Blaze looks much better than the original, too. Now it's 2.5D, which means more texture in the character models and more in the background of the levels. I like how the sands change as the pace increases. Once you reach a certain speed threshold in one of them, police cars with sirens will ring in the background. In another, the elevator in which it is found collapses to the ground, the floors of a building that fly by in the background.

Cinematic shots of framing movements in off-line modes are a highlight. When someone is knocked down by a fastball, it will freeze the frame, rotate it and change the background to a solid red that highlights the special effects that were happening at that moment. It's a screenshot of the sky, and I found myself posing every time I hit an opponent to get the perfect shot.

Changes that are specific to a player are, unfortunately, less successful. A new story mode feels rushed and useless, and his story about a squadron of the Lethal League in a city that has banned sport is hard to follow. This is not a game you are buying for the narrative, but this mode does not even serve as an introduction to mechanics because it is very easy. Even if this is your first time in the Lethal League, you will be unharmed in every game of the story, which quickly becomes boring.

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The game works in one way and one system: if the ball hits you, you lose a point

Versus mode for one player has similar difficulty problems and It does not do anything to prepare you to play online matches, even casual ones. The CPU seems unable to hit or dodge the ball, and never mixes its game.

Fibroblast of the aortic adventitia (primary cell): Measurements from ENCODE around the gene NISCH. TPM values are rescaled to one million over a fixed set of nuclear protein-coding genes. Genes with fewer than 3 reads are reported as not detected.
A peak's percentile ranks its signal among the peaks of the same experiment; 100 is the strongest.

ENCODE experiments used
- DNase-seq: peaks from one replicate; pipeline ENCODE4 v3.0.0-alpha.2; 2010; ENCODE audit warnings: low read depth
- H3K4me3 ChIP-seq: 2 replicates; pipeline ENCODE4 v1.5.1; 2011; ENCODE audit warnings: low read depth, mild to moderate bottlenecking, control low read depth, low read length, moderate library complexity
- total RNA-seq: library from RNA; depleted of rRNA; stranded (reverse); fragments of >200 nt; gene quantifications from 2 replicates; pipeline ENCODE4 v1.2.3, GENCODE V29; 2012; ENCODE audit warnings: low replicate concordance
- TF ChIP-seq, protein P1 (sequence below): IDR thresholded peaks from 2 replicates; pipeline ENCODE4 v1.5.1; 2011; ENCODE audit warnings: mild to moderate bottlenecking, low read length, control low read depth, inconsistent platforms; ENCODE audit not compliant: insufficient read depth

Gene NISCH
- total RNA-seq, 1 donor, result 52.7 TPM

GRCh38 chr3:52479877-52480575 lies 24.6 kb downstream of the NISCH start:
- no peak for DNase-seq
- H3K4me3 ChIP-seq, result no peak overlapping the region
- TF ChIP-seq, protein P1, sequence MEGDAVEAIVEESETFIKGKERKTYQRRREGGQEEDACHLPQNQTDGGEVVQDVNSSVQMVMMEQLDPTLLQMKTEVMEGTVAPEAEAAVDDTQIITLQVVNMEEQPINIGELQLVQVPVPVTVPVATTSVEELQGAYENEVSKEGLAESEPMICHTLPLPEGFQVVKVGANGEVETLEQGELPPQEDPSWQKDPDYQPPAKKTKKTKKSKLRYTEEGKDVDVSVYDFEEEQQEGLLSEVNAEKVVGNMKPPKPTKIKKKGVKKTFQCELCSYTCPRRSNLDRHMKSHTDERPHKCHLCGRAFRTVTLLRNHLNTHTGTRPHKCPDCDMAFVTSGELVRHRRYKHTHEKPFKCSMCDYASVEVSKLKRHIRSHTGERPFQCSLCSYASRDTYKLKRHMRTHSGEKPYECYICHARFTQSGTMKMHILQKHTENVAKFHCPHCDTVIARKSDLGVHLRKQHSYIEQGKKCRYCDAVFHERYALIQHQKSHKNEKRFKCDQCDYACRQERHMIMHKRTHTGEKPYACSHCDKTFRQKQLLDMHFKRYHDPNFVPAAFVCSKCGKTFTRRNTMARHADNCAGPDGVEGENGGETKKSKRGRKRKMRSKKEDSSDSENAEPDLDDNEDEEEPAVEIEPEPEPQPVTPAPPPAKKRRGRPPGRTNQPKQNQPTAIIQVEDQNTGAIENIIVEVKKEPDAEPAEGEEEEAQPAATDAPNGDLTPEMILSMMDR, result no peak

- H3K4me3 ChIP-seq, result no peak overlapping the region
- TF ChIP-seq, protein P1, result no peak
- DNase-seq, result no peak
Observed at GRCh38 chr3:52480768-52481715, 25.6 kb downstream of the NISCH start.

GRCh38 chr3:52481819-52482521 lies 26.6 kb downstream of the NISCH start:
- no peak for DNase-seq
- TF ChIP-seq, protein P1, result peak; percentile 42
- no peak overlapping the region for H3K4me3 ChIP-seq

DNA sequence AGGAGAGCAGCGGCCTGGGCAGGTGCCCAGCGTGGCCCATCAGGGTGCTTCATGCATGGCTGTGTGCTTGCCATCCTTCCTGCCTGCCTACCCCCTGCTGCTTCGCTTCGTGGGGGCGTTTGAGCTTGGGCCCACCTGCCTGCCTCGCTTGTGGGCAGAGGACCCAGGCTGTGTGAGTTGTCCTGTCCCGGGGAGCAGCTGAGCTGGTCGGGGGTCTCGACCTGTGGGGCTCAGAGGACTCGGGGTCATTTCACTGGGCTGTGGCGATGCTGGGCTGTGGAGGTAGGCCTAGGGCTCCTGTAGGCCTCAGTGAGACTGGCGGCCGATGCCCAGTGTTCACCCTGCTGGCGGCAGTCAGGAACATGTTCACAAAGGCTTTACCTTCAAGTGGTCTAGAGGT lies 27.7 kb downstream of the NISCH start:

Not even the practice mode is up to the job: apart from two very brief tutorials, it only consists of you, a ball and an empty sand. That's. There are no clues about how the special movement of each character works or, more importantly, how their movements differ, which allows you to conduct your own online research.

Fortunately, you can create custom games and adjust the skill level of the computer, creating difficult matches. That's probably the best way to prepare to play online, although it makes you wonder what the other modes point to.

While it's a shame that the only Blaze player stutters, it does not take away infinite fun from everyone. Each multiplayer game is. It is one of the best party games you can have, with controls that anyone who goes to a game night can master quickly.

With friends, either locally or online, you can play duels, four free players for all, 2v2 team games, or a volleyball themed minigame. And when everyone leaves, you can hone your online skills, master the stops and climb the leaderboards in 1-on-1 games.


Whether you have a lethal League or not, you must buy this sequel as fast as you can. .

The Lethal League Blaze publication appeared first in Trusted Reviews.